If you can’t have your nose in a book all the time, listen to a brilliant books podcast instead.

One of the very best things about the explosion of podcasts into our society is the wealth of ones with books at their heart. Being able to tune in to a literary podcast at any time of night or day means that life can be like one long book club (minus the white wine and the school-gate gossip, of course).

In a pre-podcast era, the author Stephen King said: “Books are a uniquely portable magic.” These days, he might revise his bon mot to: “Books and podcasts about books are portable and magic.”

Here are the ones we rate most highly.

The Penguin Podcast

In this multi-award-winning podcast, host Nihal Arthanayake interviews authors about their methods, struggles, inspiration and aspiration. He also asks each guest to bring with them a selection of objects that have had an impact on their writing in some way. Gyles Brandreth brings a teddy bear, a green carnation and some words of wisdom from a war commander; Paula Hawkins chooses a postcard and a beloved jumper; and Dolly Alderton opts for an overpriced glass of white wine, a song by George Michael and Picasso’s Nude Woman in a Red Armchair. Gripping stuff. Listen here.

Books And Authors

This, in one pleasing podcast, is a combination of two time-honoured BBC radio shows. In Open Book, hosts Elizabeth Day and Johnny Pitts interview leading authors about their work. The BBC says of it: ‘Open Book is BBC Radio 4’s home of fiction. From celebrated authors to emerging global voices, lost gems to beloved classics, Open Book dissects the trends, debates the issues that authors are tackling in their work and brings listeners the writers they might have missed.’ Meanwhile, A Good Read – which began in 1977 – sees presenter Harriett Gilbert invite two illustrious guests to choose and discuss their favourite books. This podcast is the gift that never stops giving. Listen here.


This fantastic fortnightly podcast exists to give ‘new life to old books’. Unlike most literary podcasts, it focuses on works that are not currently in the bestseller lists. Indeed, the subjects of our favourite episodes are, variously, Beowolf (which was written circa 700-1000) and the Barbara Pym’s novel, Excellent Women (1952). In each episode, hosts John Mitchinson and Andy Miller invite erudite but jolly guests to discuss a book of their choice. It makes for compelling listening. Listen here.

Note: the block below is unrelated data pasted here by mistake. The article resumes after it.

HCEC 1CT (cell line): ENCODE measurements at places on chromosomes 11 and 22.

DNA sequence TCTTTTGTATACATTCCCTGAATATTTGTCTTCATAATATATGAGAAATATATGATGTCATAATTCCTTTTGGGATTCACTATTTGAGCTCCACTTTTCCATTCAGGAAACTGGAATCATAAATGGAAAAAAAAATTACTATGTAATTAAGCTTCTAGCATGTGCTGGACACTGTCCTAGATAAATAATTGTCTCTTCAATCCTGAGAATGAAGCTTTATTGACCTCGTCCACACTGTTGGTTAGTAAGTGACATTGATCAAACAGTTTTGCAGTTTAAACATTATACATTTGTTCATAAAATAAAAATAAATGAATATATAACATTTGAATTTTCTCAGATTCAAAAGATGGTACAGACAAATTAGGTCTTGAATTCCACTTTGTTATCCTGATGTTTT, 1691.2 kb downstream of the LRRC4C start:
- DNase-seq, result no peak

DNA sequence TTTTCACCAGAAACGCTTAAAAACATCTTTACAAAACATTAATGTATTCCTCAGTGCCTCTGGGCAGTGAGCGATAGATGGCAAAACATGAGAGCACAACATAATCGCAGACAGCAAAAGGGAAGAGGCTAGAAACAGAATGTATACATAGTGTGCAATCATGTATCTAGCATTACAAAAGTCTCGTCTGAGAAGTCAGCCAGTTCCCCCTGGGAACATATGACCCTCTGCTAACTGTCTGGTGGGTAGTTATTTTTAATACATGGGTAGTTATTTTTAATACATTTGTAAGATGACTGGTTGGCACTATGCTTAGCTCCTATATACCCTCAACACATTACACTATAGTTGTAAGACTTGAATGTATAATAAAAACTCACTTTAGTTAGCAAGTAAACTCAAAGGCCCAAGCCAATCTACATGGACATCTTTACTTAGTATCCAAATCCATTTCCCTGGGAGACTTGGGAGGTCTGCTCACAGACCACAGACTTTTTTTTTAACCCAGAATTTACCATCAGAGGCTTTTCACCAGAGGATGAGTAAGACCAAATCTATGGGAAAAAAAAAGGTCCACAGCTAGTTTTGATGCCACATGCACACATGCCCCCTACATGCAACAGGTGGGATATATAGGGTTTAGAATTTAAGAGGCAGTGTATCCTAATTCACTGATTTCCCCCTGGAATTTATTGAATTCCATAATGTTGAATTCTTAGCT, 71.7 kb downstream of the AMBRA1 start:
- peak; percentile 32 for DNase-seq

The New York Times Book Review

This podcast is every bit as classy and intelligent as you would expect it to be. Host Pamela Paul edits The New York Times Book Review and, boy, does she know her literary onions. Her guests are of the highest calibre, her questions are spot on and the chat – from the highbrow to the lower brow – is endlessly thought-provoking. It is a pleasure, also, to hear from book critics as well as from authors. Listen here.


This one is another corker from the BBC Radio 4. In each half-hour episode, James Naughtie (with his distinctive and soothing Scottish accent) leads a group of readers as they talk to prominent authors about their best-known works. Amor Towles, Frances Spufford, Antony Doerr and Liane Moriarty are among the recent headline acts. It is a pleasure to hear the questions and viewpoints of the readers, too. At the end of the programme, the next month’s book is announced – so there is no excuse not to read along. Listen here.

The Guardian Books Podcast

Now, bear with us on this one. You must trawl back quite far to find the reason we love it. Which is that it used to feature the best authors talking about the hottest books. Interviews, investigations and explanations across the literary world had listeners gripped. Then, at some point in 2020, they launched a couple of new series – which aren’t particularly about books and seem to have fallen on deaf ears. Search for the gold that lurks beneath, though, because we promise it is there. Listen here.

You’re Booked

Ever wished you could have a snoop around the bookshelves of your favourite authors? Well, with this podcast, hosted by Daisy Buchanan, you can. In each episode, she interviews a prominent writer about the books they can’t put down, the books they never pick up and the ones that deserve a greater fanfare. If we didn’t love Marian Keyes enough already, her profession of love for the literary endeavours of Jilly Cooper would seal the deal; Jeffrey Archer is priceless on his hero worship of Ian Fleming; and Esther Freud singing the praises of Elizabeth Jane Howard is food for the soul. Listen here.

By Becky Ladenburg
October 2021

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Becky Ladenburg

Features Editor

As the GWG's features editor, Becky has her discerning finger on the cultural pulse. She's also our go-to expert on the property market.